Both Learn & Work and WISE, notes SLCC Workforce Manager Paul Glanton, could be of particular bene t to women re-entering the workforce.
Lastly, SLCC also offers two corporate training programs. Custom Fit is for non-pro t businesses located in Salt Lake County. Through this program, SLCC pays 40% of the cost of any sta development, training and certi cate courses. The training can take place anywhere in Utah. The Frontline Leader Program o ers a series of sta development and training workshops. Workshops are open for individual enrollment, as well as company cohort workshops that can be conducted onsite with 10 or more trainees. Additional information is available slcc.edu/corporate/ funding-resources/custom- t-funding.aspx and slcc.edu/ corporate/workshops/frontline-leader.aspx. Direct questions to 801-957-5299.
“We hope that community members will take advantage of these important resources,” Glanton said. “We want to help businesses and employees to not only meet their goals through education and training but to achieve every desired success.”
PE R F O R M E R C A L L
Taylorsville City is seeking entertainment for our 2023 Starry Nights @the Plaza events. Starry Nights @the Plaza is free and open to the public and coincides with our weekly Friday night food truck events. The City will hire 16+ paid acts for the upcoming summer series.
The events take place at Centennial Plaza, 2600 W. Taylorsville Blvd. , in front of City Hall This unique space serves as a “community living room” for residents to stop in, relax with family and friends, listen to live music or see a performance, and eat from a wide selection of food trucks. Our beautiful plaza holds an amphitheater with a stage, lighted walking paths, sculpture art, and restrooms
Performances will take place on the stage.
For more information and to apply, scan the QR code or head to Taylorsvilleut.gov, under the “our city” tab and “the starry nights @the plaza” tab. Applications must be received by 5 p m on March 31
Scan for more information.
@ T a y l o r s v i l l e H i g h @ T a y l o r s v i l l e H i g h N O R T H W E S T P A R K I N G L O T N O R T H W E S T P A R K I N G L O T ANNUAL CLEANUP DAY Find the list of items we are accepting at www.taylorsvilleut.gov S a v e t h e D a t e S a v e t h e D a t e S a t u r d a y , J u n e 1 0 t h 8 A M T O N O O N HOSTED BY THE GREEN COMMITTEE SATURDAY, MARCH 4TH | 10 AM | CITY HALL COUNCIL CHAMBERS Register at www taylorsvilleut gov/services/localscapes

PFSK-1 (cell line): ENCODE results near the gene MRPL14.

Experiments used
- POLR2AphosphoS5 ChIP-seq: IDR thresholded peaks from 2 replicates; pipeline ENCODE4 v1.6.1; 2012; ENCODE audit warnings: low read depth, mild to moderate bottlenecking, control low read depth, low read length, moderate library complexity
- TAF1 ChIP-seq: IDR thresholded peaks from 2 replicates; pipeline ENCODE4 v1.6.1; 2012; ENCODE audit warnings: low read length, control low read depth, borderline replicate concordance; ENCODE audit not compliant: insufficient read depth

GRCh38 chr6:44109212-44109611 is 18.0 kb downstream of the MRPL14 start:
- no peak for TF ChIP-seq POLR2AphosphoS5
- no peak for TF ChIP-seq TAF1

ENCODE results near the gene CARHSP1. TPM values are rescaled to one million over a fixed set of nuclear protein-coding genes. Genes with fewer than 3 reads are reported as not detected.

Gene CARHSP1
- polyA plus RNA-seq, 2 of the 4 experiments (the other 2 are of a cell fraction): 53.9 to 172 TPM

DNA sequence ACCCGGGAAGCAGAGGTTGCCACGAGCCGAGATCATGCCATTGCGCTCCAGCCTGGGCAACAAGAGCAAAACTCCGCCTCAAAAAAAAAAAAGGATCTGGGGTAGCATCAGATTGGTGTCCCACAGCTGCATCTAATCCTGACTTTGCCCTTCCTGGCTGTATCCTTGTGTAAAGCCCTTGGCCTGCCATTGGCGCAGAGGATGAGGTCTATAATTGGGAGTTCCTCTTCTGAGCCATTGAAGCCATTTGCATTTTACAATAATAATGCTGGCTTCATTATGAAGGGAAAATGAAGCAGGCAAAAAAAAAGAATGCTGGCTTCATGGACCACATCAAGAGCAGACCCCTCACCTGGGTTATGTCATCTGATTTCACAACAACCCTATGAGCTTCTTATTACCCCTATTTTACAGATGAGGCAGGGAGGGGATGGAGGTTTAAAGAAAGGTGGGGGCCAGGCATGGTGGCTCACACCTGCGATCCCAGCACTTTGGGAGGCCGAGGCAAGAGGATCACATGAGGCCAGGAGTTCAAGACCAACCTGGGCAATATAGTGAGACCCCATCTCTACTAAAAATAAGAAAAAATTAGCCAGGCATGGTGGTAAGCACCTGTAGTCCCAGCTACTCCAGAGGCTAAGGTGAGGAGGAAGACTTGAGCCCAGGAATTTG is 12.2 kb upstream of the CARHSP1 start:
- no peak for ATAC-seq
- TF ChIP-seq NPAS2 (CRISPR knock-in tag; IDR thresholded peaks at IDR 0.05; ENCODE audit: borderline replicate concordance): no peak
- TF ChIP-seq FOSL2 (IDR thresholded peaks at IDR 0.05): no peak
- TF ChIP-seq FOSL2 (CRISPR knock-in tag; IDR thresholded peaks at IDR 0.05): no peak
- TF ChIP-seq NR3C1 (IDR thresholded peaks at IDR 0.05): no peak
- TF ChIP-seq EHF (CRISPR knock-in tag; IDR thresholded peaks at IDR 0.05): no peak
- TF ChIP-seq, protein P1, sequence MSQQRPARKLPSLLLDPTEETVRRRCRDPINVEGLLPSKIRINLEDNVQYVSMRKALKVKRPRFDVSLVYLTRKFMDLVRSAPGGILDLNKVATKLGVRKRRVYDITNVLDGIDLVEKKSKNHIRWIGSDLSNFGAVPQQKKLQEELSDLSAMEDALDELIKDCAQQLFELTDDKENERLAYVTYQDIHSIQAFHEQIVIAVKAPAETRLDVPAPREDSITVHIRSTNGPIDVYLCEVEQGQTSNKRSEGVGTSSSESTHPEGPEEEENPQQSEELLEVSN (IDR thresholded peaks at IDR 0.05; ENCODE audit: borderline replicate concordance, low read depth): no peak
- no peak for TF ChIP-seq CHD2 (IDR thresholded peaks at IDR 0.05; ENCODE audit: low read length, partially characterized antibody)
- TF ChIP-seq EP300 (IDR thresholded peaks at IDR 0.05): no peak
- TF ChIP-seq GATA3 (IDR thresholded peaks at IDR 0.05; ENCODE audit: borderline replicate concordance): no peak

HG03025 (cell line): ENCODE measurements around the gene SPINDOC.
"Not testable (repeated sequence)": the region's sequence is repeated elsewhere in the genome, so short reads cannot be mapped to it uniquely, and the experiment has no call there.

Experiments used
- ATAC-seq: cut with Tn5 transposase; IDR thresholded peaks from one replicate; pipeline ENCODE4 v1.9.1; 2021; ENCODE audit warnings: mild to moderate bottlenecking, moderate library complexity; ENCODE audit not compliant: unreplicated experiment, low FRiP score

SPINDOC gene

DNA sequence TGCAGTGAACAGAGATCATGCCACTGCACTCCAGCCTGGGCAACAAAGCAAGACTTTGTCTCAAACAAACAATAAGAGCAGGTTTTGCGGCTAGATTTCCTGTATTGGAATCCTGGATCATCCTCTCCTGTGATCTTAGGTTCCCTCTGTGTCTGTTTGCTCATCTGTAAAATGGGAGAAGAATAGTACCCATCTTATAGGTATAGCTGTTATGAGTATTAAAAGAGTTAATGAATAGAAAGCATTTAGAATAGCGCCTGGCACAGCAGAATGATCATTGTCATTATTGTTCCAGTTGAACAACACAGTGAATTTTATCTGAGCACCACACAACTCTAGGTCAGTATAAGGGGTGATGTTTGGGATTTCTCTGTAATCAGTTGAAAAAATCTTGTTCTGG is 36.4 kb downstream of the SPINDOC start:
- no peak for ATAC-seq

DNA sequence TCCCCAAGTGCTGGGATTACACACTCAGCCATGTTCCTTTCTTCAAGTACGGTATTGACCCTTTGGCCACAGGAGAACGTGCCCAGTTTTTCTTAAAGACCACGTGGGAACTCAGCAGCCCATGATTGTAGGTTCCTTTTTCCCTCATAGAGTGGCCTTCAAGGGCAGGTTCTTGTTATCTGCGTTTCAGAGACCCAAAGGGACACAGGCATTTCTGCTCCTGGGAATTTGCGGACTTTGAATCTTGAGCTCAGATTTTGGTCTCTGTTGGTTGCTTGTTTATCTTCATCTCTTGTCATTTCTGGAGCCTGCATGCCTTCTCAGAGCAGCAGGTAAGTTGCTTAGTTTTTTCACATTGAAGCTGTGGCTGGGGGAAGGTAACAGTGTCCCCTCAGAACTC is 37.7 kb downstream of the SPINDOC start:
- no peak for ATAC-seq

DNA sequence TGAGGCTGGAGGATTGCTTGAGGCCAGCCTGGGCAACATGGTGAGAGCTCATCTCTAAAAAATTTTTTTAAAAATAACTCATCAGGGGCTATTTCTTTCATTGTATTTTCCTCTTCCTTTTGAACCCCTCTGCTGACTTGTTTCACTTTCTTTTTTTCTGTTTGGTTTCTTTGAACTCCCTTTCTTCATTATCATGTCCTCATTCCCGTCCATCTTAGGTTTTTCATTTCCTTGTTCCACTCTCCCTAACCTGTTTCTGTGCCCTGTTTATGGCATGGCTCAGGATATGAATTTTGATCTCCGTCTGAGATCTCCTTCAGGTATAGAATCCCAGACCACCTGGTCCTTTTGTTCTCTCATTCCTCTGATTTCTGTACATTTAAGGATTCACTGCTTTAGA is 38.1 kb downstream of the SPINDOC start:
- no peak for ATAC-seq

City of Taylorsville Newsletter | www.taylorsvilleut.gov PAGE 6
Don’t Miss These Library Events Taylorsville Bennion Heritage REMEMBRANCES
Featuring the Spencer Family: Educators and Civic Leaders
By Susan Yadeskie, Historic Preservation Committee Chair
George Mitton Spencer was only 12 years old when he came to Taylorsville with his mother, Eliza Smith Spencer, who later became the second wife of Joseph Harker. When grown, George married Angeline Bennion, and they had 10 children, four of whom passed away in early childhood.
Education was important to this family. Eliza was one of the rst teachers in the Over Jordan Settlement (Taylorsville). George Mitton taught for a couple of years in Taylorsville and was a teacher to Angeline, his future wife. Of his six children who grew to adulthood, ve were educators. Adelaide taught in the Granite School District for 18 years.
Elizabeth received a four-year scholarship to the University of Utah. She was at the head of her class and taught for seven years, mostly in Taylorsville. Elizabeth left education to give all her time to her husband, Frederick Abbott, who became Mayor of Ogden, and her children. One of her “schoolboys” said of her, “There was no problem student she could not shape and direct.” Hortense, the youngest of the children, was also an early teacher at Granite High School. She passed away at age 45.
In addition to teaching, George M. Spencer was later a prominent farmer in Taylorsville and a member of the Utah Legislature in 1888. George instilled and nurtured in his sons the need to be civically and politically involved in the community.
Mahonri, George’s second son, was a teacher and later an administrator in Salt Lake City and Taylorsville. At his passing, he was the vice president of the First National Bank of Murray. He had been appointed deputy collector in 1914, then income tax inspector, and nally the agent in charge of the Salt Lake City o ce. One task at that time was to determine whether ladies’ corsets should be taxed. He determined a cost of more than $5 should be taxed. But this decision, as you might imagine, brought much discussion and it was nally decided that corsets were a necessity and should not be taxed!
Raymond, the youngest son, was a state surveyor and a chicken farmer. In 1924, he helped organize the rst Salt Lake Rambouillet Sheep Club. He also helped start the Salt Lake County Poultrymen Association, of which he was secretary/treasurer. He taught young and old how to t chicken and sheep for shows. These activities led to the organization of the Salt Lake County Fair in 1937.
Finally, Albert, George’s oldest son, was also a prominent educator, and his sisters all wrote of his in uence on their becoming teachers. He was active in politics, as well, but died of typhoid pneumonia prior to seeking election as a state legislator. He was 32, leaving a wife and two children.
The George Mitton Spencer descendants of today continue to follow his example of hard work and community involvement, by volunteering, working to further the development of youth and actively participating in their communities. You can learn more about this family and many others in Taylorsville by visiting the museum, 1488 W. 4800 South.